Disadvantage of a regular desktop is power usage... Should you decide to use a PC there are a couple requirements.
1. Make sure it has two Gigabit Ethernet ports. If it has one already, you can add a second one with a Mini PCI-E Gigabit Network Adapter. (Amazon referral link).
2. You also want to make sure it has a CPU Mark of 3000 or more. You can check here: https://www.cpubenchmark.net/cpu_list.php
3. Preferably it would be a low power device around < 25 Watts.
As for installation of software. OpenWrt has their own written guide here: https://openwrt.org/docs/guide-user/installation/openwrt_x86
4. After OpenWrt is setup and running you just need to enable SQM like so: https://www.stoplagging.com/openwrt-method-fq_codel-cake/
5. As of openwrt 21, in order to utilize all of your routers multicores you should enable packet steering under network > interfaces > global network options and enable irqbalance to improve performance even further. https://openwrt.org/docs/guide-user/services/irqbalance
Hardware Option 2.1: Seed Odyssey x86 Mini PC (~$250-$300)
Should you decide to go with the pricey Seed Odyssey they did a write up about running OpenWrt on it thru a USB device: https://wiki.seeedstudio.com/ODYSSEY-X86J4105-Installing-openwrt/
Personally I ran mine on a 16GB M.2 SATA SSD since NVME isn't current supported in the base x86 OpenWrt Image. Instead of flashing a USB drive as instructed by SEEED. I flashed my M.2 SATA drive with balenaEtcher instead.
As of openwrt 21, in order to utilize all of your routers multicores you should enable packet steering under network > interfaces > global network options and enable irqbalance to improve performance even further. https://openwrt.org/docs/guide-user/services/irqbalance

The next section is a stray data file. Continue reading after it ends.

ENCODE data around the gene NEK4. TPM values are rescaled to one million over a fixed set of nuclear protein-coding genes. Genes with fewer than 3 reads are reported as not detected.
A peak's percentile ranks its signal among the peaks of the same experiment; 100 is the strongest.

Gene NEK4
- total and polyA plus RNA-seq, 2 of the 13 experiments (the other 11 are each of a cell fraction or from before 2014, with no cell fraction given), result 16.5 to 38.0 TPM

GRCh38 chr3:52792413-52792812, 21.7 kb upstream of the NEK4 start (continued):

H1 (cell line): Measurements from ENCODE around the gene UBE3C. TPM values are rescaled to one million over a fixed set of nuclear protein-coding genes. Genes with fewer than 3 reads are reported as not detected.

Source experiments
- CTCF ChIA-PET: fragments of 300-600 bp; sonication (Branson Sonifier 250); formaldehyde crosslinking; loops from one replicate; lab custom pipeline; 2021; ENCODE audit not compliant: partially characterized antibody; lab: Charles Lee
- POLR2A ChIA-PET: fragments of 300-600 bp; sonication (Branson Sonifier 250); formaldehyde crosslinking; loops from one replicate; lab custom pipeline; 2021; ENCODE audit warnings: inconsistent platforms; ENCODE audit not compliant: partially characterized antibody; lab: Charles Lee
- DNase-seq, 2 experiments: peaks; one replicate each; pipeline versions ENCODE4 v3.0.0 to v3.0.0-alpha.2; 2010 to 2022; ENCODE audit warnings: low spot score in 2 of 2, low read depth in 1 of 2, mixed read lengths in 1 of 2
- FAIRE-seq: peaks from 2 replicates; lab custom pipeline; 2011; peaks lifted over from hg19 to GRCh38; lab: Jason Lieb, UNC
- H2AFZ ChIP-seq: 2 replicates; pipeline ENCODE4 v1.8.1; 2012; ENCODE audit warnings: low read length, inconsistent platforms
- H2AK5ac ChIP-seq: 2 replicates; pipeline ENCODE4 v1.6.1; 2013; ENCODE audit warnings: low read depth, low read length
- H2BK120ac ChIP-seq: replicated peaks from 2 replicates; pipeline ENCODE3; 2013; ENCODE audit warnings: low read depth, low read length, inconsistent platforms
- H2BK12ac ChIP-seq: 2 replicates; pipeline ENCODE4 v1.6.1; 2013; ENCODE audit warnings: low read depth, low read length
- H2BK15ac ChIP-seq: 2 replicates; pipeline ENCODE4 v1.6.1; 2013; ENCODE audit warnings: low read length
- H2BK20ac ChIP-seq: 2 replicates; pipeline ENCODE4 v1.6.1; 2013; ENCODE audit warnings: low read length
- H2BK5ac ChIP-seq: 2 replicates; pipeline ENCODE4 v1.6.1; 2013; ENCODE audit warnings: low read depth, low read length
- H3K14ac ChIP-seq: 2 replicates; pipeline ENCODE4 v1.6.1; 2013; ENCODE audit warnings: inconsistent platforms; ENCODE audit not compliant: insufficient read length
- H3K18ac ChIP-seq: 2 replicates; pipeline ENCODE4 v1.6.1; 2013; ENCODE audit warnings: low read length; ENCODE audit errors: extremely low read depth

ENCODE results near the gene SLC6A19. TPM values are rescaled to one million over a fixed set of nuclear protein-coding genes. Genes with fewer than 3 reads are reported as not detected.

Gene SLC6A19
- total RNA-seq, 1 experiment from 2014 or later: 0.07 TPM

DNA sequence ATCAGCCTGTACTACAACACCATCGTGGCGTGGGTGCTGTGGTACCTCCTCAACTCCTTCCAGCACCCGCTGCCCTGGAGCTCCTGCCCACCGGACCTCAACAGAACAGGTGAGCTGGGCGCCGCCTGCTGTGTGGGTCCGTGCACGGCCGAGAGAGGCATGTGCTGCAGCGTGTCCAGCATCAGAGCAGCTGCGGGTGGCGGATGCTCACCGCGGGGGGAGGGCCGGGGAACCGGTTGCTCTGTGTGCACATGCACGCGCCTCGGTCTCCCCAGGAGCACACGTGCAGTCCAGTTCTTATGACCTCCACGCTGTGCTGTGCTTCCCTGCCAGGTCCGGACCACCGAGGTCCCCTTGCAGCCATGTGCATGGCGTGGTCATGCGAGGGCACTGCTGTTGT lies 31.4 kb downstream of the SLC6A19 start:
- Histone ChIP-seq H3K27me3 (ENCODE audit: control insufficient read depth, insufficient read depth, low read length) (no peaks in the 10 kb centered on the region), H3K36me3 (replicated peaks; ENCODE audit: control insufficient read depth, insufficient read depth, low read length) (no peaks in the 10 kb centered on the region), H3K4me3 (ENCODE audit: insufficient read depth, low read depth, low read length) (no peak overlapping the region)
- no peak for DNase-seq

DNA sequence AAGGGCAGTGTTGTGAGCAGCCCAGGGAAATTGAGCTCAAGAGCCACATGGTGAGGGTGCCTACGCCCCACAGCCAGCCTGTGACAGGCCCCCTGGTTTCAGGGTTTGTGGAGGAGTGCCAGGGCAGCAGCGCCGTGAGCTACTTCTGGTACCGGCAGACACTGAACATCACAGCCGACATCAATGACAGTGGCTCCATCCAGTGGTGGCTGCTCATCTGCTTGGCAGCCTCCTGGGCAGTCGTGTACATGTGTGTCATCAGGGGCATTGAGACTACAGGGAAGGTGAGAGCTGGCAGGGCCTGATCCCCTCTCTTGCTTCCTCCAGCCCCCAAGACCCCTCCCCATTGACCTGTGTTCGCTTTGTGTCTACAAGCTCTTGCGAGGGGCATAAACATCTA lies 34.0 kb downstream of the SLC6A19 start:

My current connection is 600Mbps. On the SEEED ODYSSEY - X86J4105 which has a CPU Mark Score of ~3000 and it handles 600Mbps DL with ease. The htop screenshot below tells me it uses at most 37% of my CPU under full load. In theory, we can guess that a CPU mark of 3000 should be able to work for 1000 Mbps connections, if 600 Mbps only uses 37% CPU at most.
Pictured: Seed Odyssey CPU Usage under load at 600Mbps Download
1.3 What Access Point to Get?
I keep hearing raving reviews about the Ubiquiti APs and use one myself. I have extremely stable WiFi with these and never have to reboot them. Ubiquiti also advertises up to 200 concurrent users as well! If you have a recommendation better than these I'd like to know.
If you're on a budget and can't buy a dedicated AP. You can try turning your old router into an access point by putting it into AP mode instead of routing mode. This is important because you should be letting the OpenWrt device do the routing to prevent bufferbloat not your old router.
Another option you could try that I've heard are good are the TP-Link Omada EAP610s: https://amzn.to/3RWWTY9 I have no real world experience with these as I don't own any. But they are solid products in the /r/homenetworking community.
Facts about WiFi
If you need more coverage you should get more APs not one single AP with a bunch of antennas, because those are marketing gimmicks.
WiFi has limited range due to the physics of their frequency bands.
5Ghz can handle more bandwidth, but will usually be about half the range of 2.4Ghz.
If you need help or consultation please join my rocket.chat server at https://chat.stoplagging.com/invite/zaMu6X you can message me @Starfroz by looking me up under the globe icon after registering and logging in.